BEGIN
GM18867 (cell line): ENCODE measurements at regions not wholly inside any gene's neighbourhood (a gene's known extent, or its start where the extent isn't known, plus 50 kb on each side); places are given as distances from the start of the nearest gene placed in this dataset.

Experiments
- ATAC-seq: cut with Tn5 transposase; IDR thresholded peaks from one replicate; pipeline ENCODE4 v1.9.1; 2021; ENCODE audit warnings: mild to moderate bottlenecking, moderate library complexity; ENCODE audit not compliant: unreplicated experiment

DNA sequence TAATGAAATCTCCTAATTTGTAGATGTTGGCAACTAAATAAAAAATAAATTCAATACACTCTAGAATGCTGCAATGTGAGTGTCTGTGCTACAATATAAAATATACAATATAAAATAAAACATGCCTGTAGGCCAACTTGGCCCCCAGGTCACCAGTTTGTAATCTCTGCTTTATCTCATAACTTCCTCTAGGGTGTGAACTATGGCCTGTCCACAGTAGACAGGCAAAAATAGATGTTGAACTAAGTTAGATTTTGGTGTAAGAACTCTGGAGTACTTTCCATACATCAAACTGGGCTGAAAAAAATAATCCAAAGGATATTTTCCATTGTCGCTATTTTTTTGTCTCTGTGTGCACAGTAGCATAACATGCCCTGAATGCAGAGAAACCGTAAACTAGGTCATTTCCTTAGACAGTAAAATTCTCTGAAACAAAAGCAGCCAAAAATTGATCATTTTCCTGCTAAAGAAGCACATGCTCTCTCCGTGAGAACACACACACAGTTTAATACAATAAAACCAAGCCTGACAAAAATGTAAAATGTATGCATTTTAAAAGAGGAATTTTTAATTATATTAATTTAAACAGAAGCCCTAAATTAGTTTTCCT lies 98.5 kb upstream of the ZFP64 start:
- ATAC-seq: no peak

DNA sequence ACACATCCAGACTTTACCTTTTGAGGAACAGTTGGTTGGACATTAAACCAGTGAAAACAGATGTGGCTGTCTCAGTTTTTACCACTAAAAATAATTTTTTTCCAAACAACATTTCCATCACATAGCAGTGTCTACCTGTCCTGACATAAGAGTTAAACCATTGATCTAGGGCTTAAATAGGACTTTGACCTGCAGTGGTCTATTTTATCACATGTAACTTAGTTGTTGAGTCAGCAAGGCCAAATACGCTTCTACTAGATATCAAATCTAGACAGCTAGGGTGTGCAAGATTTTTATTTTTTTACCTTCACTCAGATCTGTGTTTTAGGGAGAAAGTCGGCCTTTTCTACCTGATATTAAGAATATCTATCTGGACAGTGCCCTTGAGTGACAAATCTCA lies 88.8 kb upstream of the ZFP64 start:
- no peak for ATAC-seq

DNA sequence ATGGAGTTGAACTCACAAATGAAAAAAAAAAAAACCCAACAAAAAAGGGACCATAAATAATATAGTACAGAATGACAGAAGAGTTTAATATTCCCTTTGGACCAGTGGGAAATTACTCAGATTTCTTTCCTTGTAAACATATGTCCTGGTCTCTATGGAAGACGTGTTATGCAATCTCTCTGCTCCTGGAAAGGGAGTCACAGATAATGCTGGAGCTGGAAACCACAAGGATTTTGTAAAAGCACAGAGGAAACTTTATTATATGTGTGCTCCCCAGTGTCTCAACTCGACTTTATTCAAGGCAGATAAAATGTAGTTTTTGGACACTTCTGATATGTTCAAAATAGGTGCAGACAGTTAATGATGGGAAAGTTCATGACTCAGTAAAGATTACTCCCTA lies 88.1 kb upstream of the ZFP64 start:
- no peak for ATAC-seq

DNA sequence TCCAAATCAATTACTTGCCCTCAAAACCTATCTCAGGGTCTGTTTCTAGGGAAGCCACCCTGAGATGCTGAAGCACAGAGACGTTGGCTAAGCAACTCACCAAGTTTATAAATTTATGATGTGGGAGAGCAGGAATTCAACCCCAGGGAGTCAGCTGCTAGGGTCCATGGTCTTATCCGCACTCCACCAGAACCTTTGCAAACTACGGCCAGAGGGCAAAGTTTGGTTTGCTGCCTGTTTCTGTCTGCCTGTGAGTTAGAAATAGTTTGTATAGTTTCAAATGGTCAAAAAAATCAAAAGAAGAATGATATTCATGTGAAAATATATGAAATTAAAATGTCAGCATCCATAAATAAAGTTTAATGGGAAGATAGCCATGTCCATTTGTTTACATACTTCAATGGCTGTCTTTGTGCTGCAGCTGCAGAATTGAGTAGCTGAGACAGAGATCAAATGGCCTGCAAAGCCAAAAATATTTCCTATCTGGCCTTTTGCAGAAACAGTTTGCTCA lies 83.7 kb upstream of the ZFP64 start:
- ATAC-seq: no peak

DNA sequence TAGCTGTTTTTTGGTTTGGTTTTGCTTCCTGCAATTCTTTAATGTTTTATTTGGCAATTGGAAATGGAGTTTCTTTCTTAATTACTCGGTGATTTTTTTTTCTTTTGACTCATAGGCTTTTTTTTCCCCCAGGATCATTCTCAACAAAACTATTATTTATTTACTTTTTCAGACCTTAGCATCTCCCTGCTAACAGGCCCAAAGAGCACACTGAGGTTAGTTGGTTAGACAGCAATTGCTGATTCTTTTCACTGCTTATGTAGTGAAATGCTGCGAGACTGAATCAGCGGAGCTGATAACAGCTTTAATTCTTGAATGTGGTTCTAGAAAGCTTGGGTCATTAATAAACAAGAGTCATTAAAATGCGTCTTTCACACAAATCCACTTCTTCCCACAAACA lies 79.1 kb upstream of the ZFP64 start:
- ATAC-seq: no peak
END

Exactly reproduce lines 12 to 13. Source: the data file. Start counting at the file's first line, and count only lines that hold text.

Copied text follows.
DNA sequence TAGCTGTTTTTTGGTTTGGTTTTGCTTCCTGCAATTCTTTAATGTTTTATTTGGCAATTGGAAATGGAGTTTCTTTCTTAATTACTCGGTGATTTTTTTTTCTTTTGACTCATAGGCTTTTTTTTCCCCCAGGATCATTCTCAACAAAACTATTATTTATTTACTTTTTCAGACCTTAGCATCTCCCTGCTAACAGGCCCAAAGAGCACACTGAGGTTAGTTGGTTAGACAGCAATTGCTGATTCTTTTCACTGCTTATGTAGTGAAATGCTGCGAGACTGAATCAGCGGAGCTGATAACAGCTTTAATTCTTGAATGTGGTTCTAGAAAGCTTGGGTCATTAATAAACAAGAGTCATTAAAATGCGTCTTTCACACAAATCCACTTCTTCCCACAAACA lies 79.1 kb upstream of the ZFP64 start:
- ATAC-seq: no peak